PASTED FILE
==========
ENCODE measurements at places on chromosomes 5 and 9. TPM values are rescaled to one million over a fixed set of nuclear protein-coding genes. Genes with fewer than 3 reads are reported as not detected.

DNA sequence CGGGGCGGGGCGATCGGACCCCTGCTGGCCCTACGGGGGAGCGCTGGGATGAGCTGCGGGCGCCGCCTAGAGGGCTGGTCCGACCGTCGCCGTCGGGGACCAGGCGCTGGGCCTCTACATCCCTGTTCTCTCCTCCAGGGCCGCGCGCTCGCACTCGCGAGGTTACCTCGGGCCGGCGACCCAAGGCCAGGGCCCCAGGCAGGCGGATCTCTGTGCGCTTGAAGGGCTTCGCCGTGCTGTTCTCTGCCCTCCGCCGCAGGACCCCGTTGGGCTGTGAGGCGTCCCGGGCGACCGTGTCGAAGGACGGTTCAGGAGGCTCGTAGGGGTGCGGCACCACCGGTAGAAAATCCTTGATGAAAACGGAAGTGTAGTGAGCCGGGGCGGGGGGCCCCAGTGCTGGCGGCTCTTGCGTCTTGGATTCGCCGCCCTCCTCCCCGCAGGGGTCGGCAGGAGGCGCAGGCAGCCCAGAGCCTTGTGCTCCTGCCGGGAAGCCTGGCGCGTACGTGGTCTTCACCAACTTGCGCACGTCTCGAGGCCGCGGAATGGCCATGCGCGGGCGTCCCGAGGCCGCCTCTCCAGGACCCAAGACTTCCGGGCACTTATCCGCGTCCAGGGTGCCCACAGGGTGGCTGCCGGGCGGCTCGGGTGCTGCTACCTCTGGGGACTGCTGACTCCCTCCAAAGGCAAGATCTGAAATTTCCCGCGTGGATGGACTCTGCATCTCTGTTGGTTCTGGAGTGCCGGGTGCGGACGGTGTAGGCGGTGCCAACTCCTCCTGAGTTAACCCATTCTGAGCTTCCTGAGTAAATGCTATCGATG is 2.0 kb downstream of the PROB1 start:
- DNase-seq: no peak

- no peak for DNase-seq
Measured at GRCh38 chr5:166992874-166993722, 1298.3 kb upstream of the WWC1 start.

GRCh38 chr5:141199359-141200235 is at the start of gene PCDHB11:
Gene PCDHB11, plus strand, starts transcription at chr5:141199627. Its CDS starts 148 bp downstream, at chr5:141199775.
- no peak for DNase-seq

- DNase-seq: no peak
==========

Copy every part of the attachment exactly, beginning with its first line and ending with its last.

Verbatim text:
ENCODE measurements at places on chromosomes 5 and 9. TPM values are rescaled to one million over a fixed set of nuclear protein-coding genes. Genes with fewer than 3 reads are reported as not detected.

DNA sequence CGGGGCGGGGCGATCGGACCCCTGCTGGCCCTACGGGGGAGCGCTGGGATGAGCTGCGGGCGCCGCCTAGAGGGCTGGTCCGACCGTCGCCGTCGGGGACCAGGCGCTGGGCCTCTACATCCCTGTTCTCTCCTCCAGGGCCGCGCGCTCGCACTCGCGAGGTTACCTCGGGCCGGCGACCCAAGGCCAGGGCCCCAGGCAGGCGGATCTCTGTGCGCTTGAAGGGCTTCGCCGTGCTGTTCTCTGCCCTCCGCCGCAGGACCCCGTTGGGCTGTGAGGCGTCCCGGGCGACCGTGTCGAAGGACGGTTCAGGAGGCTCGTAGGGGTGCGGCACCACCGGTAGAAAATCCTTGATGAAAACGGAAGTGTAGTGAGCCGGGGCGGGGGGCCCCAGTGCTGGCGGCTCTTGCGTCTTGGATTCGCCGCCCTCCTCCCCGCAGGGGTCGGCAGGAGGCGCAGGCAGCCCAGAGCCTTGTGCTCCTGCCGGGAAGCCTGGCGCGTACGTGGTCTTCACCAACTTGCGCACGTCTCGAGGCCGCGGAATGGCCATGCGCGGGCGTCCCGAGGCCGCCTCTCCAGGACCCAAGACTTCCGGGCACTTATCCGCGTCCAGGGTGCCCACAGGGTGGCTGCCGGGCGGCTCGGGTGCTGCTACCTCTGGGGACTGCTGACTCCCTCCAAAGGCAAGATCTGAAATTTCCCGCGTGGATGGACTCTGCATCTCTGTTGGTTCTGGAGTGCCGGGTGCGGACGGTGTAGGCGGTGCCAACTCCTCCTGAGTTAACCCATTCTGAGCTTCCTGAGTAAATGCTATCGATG is 2.0 kb downstream of the PROB1 start:
- DNase-seq: no peak

- no peak for DNase-seq
Measured at GRCh38 chr5:166992874-166993722, 1298.3 kb upstream of the WWC1 start.

GRCh38 chr5:141199359-141200235 is at the start of gene PCDHB11:
Gene PCDHB11, plus strand, starts transcription at chr5:141199627. Its CDS starts 148 bp downstream, at chr5:141199775.
- no peak for DNase-seq

- DNase-seq: no peak